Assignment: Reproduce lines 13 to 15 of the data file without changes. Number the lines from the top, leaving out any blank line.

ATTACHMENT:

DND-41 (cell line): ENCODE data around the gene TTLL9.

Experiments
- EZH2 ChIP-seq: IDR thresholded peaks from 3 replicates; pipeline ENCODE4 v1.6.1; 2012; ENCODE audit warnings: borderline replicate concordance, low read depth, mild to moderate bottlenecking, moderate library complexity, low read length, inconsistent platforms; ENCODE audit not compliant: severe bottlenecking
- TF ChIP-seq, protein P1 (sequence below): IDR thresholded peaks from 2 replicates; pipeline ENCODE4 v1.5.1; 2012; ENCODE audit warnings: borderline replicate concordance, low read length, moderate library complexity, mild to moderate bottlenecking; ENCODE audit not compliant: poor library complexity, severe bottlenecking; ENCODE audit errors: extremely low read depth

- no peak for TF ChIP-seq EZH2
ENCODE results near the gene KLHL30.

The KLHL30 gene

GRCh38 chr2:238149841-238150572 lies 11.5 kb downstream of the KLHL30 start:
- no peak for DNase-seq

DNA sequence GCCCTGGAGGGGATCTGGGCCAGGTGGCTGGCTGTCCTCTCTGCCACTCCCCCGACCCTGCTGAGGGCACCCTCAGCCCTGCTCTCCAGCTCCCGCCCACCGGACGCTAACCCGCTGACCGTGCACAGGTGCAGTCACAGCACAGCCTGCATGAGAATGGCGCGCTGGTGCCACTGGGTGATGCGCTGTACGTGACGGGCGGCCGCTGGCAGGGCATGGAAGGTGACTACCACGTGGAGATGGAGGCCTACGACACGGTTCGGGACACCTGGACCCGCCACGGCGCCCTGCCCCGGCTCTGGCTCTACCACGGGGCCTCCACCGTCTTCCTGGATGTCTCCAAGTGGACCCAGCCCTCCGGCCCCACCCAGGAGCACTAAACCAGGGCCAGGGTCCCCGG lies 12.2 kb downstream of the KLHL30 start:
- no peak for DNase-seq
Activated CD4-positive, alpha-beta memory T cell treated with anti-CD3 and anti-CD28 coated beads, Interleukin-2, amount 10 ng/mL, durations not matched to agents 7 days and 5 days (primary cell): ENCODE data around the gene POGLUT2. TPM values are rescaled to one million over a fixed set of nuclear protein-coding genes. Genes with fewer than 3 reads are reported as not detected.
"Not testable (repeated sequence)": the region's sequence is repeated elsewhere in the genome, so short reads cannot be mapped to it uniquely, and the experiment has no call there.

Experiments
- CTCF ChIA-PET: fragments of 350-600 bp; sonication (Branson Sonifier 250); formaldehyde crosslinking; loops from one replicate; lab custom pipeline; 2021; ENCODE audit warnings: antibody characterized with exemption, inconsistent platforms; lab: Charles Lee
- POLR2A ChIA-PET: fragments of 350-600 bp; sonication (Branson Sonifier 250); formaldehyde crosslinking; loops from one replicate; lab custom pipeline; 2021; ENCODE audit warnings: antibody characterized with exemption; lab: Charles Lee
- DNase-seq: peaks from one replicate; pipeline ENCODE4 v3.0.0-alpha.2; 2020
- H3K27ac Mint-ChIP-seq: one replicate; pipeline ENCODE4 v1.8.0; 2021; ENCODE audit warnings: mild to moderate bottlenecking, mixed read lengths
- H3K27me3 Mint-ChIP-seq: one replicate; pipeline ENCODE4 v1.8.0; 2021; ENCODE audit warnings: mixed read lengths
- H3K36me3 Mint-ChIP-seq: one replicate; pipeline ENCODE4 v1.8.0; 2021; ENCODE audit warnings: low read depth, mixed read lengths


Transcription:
"Not testable (repeated sequence)": the region's sequence is repeated elsewhere in the genome, so short reads cannot be mapped to it uniquely, and the experiment has no call there.

Experiments
- CTCF ChIA-PET: fragments of 350-600 bp; sonication (Branson Sonifier 250); formaldehyde crosslinking; loops from one replicate; lab custom pipeline; 2021; ENCODE audit warnings: antibody characterized with exemption, inconsistent platforms; lab: Charles Lee